Gaming consoles going nowhere

A recent piece by Alex St. John, an ex-Microsoft worker who was deeply involved in making Windows the preferred platform for gaming back in the 90's and had his fingers in Direct-X and other technologies has predicted the demise of console gaming systems and the rise of PC gaming in the future. Some of you may remember as I do when he wrote a regular ranting but interesting column in the back of Boot magazine, destined to become Maximum PC.

Contrary to how you may interpret my title, and regardless of what you might read in discussions on Slashdot, I completely disagree for a few simple reasons.

First off, there's the fact that this has been predicted before and not been true. Back when Microsoft introduced the X-box gaming platform, it was trying to prove that PC gaming was as good or better than existing consoles for the same price and so the X-box was basically off-the-shelf PC parts assembled with some extra Copyright protection features to make it usable as a gaming system. It had a PC gaming video card, and a PC hard drive, a PC CPU and a PC-like motherboard with PC-standard USB and a PC-like disc drive, PC-style RAM and unfortunately for Microsoft, PC-like cost to build.

Microsoft lost a tonne of money making and delivering the X-box. When they brought out their quite famous second-generation system, the 360, they even completely ceased sales and support on their original system (unlike Sony with the PSOne and PS2). Although it played games reasonably well, and was a pretty good platform and system, and despite how they'd wooed PC game developers with Direct-X compatibility and an Intel CPU, the system simply wasn't a profitable way to do gaming (for Microsoft). As a testament to this truth, he 360 no longer bears almost any resemblance to its first generation's PC roots using a custom external power brick, a custom PowerPC-based CPU (as their competitors Nintendo and Sony do), and a completely overhauled memory and video architecture. The PC-branded-as-a-console was a financial disaster, and is gone.

So why would someone suddenly believe that a PC as a gaming system would now be more successful? More importantly, what really makes consoles successful? One of the big factors in a gaming console is stability. A game developer making a game for the PC targets a random point in the future, and doesn't know what PCs will be able to do. Their game may require huge new $1000 video cards to run (Crysis) or may look terrible (no comment). Users can't be certain of what they'll need to play the games, although the devout frequently lay out the price of a PS3 for a new video card regularly to keep up.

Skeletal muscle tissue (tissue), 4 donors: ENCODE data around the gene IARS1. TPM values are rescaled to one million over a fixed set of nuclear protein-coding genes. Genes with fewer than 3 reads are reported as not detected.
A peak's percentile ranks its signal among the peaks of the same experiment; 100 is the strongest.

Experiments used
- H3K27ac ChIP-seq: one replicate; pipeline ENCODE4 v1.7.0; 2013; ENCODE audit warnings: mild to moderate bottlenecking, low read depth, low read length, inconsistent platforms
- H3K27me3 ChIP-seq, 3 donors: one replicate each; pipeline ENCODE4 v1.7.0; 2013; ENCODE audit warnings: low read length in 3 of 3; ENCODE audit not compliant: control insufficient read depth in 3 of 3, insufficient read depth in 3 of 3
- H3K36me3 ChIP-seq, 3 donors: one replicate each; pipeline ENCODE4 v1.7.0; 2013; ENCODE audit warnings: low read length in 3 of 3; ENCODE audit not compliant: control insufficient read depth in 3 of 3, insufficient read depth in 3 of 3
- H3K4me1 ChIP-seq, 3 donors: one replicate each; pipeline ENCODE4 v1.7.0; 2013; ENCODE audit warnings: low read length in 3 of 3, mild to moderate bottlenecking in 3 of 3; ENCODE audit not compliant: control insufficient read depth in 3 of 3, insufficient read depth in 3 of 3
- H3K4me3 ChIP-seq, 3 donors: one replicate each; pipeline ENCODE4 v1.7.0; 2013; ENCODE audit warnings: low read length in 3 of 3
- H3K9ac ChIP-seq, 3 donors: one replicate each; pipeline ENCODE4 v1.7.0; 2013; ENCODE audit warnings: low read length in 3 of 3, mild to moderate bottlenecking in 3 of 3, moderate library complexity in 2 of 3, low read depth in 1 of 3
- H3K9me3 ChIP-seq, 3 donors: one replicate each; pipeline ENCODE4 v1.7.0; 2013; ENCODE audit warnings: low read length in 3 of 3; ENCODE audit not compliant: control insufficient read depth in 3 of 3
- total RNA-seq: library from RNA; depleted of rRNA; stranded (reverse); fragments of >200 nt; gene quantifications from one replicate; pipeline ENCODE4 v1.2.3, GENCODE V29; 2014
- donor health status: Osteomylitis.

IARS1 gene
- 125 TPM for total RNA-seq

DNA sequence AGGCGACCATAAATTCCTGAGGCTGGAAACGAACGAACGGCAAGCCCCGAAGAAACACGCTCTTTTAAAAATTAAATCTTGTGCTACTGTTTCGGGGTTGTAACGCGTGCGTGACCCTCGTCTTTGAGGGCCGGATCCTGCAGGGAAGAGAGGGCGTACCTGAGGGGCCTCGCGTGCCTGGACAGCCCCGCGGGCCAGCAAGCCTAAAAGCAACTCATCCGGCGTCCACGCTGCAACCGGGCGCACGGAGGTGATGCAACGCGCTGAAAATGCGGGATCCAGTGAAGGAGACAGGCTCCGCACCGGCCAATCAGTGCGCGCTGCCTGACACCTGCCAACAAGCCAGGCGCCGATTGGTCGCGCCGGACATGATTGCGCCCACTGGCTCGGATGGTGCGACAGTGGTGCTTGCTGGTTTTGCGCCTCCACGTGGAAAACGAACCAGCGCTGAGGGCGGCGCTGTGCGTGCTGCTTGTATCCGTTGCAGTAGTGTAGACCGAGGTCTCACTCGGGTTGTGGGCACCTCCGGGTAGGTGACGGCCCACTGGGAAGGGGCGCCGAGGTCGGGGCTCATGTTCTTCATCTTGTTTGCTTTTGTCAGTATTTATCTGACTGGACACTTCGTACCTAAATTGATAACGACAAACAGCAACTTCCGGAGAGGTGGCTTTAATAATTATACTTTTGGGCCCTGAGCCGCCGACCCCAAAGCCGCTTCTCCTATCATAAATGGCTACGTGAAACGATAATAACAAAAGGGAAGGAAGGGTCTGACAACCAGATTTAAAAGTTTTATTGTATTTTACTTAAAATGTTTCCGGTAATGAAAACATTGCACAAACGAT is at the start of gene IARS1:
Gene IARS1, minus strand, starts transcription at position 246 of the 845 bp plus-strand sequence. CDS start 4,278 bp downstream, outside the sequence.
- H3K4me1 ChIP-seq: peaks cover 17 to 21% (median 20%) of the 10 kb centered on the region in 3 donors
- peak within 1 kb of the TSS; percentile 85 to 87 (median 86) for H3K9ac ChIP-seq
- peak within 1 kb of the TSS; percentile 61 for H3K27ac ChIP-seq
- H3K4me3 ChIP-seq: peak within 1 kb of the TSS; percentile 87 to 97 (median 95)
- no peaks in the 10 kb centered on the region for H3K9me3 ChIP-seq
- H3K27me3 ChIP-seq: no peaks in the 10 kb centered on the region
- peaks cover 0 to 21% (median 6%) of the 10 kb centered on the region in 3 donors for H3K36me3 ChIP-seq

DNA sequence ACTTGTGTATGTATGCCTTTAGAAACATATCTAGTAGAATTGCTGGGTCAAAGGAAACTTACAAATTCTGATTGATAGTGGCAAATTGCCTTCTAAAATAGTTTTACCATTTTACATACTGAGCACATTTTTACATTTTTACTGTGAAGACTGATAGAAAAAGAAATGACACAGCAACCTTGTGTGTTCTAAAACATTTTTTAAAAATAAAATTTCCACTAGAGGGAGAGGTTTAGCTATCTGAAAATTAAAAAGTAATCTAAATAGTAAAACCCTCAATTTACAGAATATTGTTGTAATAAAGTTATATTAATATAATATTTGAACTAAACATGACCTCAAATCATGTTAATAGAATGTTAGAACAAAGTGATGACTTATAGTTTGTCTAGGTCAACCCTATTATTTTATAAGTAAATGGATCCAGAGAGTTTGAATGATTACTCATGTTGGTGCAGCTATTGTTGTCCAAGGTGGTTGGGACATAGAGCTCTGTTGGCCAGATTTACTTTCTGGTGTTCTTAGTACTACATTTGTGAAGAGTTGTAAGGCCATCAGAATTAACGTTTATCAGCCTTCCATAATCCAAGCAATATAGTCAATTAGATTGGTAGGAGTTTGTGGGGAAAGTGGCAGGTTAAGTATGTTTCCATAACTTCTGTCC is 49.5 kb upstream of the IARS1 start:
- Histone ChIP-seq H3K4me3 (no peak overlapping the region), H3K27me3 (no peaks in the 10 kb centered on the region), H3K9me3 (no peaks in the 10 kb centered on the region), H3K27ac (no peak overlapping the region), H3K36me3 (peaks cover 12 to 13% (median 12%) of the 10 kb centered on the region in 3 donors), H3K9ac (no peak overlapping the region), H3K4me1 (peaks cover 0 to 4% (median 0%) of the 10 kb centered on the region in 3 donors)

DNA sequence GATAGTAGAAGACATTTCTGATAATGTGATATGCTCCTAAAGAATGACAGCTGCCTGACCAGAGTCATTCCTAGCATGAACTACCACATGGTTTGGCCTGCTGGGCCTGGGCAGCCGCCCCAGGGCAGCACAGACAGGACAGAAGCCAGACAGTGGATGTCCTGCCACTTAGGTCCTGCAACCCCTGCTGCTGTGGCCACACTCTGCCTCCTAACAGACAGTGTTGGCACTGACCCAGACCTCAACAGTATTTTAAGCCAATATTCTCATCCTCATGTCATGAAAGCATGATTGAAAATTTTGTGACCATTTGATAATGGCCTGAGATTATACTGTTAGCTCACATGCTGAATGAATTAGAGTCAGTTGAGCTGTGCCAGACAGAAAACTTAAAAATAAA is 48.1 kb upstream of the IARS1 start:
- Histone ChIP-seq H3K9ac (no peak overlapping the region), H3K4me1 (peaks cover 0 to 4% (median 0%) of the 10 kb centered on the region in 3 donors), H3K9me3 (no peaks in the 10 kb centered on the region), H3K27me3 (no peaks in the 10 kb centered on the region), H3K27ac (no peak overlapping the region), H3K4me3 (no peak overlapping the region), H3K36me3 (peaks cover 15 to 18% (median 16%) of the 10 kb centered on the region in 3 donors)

Console game designers have a fixed target. For example, the CPU and HD video card and DVD drive and unified RAM of the X-Box 360, or the Cell processor, HD video card, hard drive, Blu-ray disc, segregated RAM and motion sensitive controller of the PS3, or the CPU, SD video and motion sensing and pointer-like controller of the Wii. They pick a platform, know exactly what they're able to do and are able to perfectly test what the user's experience will be, and then attempt to deliver their game to that audience, knowing mostly what the audience's experience will be like, and not worrying about different capabilities of different 360s, PS3s, or different Wii systems being a problem like PC game developers do.

Now sure, there are advantages to PC game development, such as the constantly higher ceiling of power the systems have for you to work with as a developer. 512MB of RAM one year, 1GB the next, 2GB the next, and so on. There are PC game systems that support up to three video cards now running in parallel for unimaginable graphics power. But consider for a moment which horse you'd place your bets with -- those willing to keep their systems up to date constantly to play the newest games (not to mention dealing with Windows problems, viruses, etc.), or the number able to pick up a Wii controller and play any game they buy with no fuss.

I'm not saying the PC gaming market is going to cease to exist at all, in fact I think it will thrive, but it will become more and more of a niche market as online Java and Flash games take over the low-end and high-end games are only accessible to the most devout gamers while the bulk of games will continue to be produced for gaming consoles of various types.

No comments: